Local manufacturing matters in rural America, employing more than 3.5 million workers. As rural America’s second largest sector, manufacturing employs 14% of rural civilian employees and produces 15% of total rural US earnings – that exceeds the retail sector, and is more than double agriculture’s presence in the US rural economy.
After an era of marked decline, local manufacturing in rural areas is on the upswing. Local businesses and nonprofit innovators are re-shaping how manufacturing – and its higher quality jobs so important to family and community prosperity – can stabilize, grow and become a driver in their rural regions. Some rural manufacturers producing new, highly specialized world-class products are also finding it in their self-interest to invest in their workers and community revitalization. Others are creating new corporate structures and regional networks – with worker-owners gaining more stake in business success – to increase the likelihood that businesses will grow locally and not move away.
In every case, partnerships with government, philanthropy and other manufacturers are critical to success. The following presenters, in a session hosted by the Aspen Institute, highlight how several rural-grown and local-owned businesses and networks are making manufacturing work in rural America. Presenters include:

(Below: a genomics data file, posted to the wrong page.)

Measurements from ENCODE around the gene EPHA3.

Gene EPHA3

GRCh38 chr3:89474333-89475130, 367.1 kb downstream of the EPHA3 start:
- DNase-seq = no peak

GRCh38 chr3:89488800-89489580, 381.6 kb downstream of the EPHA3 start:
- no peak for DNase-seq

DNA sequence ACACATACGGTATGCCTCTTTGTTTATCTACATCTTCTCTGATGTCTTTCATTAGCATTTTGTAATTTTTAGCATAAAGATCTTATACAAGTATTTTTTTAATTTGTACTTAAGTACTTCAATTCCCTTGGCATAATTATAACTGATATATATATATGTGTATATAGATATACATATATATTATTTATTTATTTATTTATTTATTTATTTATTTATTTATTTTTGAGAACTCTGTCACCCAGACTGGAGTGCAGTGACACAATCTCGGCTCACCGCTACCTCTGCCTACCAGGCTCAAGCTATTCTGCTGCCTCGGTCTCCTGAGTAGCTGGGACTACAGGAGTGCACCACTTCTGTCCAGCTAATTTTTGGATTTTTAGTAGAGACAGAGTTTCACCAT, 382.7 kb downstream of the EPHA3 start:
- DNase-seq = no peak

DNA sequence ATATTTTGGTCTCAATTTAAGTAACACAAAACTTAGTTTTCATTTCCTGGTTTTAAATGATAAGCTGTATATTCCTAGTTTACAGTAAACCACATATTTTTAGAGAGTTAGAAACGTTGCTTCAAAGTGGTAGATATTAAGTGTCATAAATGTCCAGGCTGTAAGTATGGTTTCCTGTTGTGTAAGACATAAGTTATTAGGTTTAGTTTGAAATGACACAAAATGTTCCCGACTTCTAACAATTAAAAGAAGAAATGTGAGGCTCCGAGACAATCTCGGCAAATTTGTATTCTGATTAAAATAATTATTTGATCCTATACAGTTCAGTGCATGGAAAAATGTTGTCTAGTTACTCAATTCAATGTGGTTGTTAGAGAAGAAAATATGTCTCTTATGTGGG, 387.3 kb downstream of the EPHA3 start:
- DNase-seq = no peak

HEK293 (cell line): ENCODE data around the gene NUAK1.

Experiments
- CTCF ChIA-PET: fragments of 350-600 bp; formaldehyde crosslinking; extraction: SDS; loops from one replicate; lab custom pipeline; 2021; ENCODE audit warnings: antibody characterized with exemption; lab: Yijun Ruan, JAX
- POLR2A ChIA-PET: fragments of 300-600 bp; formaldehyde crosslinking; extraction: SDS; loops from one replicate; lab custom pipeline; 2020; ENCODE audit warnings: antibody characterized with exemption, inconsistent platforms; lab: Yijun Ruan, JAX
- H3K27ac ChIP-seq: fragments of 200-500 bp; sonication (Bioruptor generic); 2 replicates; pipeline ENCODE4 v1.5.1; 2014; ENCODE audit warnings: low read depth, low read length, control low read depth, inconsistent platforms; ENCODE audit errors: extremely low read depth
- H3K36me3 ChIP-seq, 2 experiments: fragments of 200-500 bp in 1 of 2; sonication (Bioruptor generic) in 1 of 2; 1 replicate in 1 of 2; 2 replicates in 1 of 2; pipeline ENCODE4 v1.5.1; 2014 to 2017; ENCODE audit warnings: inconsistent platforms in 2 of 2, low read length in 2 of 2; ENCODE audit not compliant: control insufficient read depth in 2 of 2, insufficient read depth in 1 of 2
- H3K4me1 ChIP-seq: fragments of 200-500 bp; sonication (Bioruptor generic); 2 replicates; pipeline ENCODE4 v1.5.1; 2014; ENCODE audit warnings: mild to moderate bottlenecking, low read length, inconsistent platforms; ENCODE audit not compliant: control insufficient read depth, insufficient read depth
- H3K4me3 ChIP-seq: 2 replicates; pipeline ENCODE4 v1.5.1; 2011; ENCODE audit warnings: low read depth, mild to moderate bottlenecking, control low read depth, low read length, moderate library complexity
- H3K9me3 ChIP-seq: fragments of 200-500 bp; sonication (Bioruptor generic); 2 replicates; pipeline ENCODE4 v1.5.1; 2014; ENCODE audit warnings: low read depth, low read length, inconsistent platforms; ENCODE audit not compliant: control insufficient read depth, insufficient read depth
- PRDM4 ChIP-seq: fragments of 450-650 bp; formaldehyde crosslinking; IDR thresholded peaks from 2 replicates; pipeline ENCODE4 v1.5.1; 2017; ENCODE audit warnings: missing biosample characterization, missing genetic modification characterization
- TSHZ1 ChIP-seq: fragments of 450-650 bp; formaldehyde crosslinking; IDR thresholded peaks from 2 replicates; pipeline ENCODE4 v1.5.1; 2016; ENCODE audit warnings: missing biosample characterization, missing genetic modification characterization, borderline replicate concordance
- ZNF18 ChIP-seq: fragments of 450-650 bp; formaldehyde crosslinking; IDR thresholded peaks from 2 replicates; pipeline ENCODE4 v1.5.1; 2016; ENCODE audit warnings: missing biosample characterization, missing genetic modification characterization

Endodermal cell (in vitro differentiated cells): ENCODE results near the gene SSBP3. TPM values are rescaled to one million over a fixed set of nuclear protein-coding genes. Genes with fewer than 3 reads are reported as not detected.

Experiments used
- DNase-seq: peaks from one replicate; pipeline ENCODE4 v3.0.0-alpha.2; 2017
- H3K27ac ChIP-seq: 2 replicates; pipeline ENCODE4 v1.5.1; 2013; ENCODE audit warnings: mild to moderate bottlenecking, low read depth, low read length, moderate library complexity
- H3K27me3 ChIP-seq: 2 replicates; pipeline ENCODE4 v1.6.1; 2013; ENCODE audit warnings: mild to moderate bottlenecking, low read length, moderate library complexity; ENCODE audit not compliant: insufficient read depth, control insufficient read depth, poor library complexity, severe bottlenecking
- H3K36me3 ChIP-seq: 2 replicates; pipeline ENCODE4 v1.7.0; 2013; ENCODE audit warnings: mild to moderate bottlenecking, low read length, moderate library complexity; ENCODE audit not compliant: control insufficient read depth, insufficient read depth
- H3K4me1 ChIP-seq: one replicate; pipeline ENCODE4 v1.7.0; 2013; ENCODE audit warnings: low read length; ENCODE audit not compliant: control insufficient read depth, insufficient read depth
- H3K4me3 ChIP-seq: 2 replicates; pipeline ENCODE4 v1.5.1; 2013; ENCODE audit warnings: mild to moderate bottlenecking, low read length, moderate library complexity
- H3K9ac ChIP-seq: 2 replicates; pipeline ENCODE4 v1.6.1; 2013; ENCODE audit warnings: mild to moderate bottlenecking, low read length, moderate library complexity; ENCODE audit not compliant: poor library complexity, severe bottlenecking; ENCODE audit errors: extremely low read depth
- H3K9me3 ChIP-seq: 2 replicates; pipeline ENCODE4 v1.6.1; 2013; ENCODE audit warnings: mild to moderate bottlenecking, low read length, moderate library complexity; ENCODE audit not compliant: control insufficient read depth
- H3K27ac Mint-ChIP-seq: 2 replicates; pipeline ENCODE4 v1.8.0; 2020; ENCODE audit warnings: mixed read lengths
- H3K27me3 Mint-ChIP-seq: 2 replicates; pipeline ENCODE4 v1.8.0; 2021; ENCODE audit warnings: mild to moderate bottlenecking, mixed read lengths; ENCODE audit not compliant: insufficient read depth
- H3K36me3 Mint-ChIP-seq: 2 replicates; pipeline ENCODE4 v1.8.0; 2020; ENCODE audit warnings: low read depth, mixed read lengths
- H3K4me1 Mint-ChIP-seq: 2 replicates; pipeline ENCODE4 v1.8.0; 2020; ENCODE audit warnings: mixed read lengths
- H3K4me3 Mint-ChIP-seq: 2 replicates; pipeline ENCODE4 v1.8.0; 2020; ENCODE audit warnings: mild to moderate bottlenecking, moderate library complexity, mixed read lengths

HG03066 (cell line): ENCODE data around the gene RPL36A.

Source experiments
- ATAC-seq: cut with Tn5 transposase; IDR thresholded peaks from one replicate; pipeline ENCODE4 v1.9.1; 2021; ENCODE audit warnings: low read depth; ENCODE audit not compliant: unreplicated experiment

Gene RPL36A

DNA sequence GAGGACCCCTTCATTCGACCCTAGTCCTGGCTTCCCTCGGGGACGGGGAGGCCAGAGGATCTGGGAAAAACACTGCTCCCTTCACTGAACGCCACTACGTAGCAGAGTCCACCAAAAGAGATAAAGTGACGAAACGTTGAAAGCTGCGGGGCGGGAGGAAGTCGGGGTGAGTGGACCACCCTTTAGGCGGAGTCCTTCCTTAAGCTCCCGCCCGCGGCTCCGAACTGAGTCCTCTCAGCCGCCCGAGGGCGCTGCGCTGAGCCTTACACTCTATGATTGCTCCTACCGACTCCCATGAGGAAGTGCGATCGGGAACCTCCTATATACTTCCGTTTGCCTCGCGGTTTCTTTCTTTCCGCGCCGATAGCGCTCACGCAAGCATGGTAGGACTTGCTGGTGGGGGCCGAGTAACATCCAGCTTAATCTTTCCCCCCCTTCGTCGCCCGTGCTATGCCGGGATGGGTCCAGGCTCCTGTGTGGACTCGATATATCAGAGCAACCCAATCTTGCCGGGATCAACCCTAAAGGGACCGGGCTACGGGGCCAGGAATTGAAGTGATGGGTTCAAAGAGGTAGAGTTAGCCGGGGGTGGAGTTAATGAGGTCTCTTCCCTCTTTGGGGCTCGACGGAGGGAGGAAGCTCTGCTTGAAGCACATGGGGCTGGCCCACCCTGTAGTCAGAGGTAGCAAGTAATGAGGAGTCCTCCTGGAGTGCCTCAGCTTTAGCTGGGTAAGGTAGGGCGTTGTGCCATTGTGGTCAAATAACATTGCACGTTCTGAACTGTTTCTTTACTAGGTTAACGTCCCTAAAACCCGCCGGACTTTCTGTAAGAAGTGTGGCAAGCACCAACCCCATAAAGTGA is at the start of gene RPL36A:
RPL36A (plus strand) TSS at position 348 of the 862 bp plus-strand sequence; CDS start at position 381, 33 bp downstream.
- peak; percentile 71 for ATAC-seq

— Brad Goskowicz, CEO, Microbiologics, St. Cloud, Minnesota
—Dana Jordan, President and CEO, Cascade Rescue Company, Sandpoint, Idaho ·
— Molly Hemstreet, Founder & General Manager, Opportunity Threads
— Tanya Wade, Intake Administrator and Project Specialist, Carolina Textile District, Western North Carolina and surrounding states
— John Molinaro, President and CEO, Appalachian Partnership for Economic Growth
—Deb Markley, Senior Vice President, LOCUS Impact Investing, Chapel Hill, North Carolina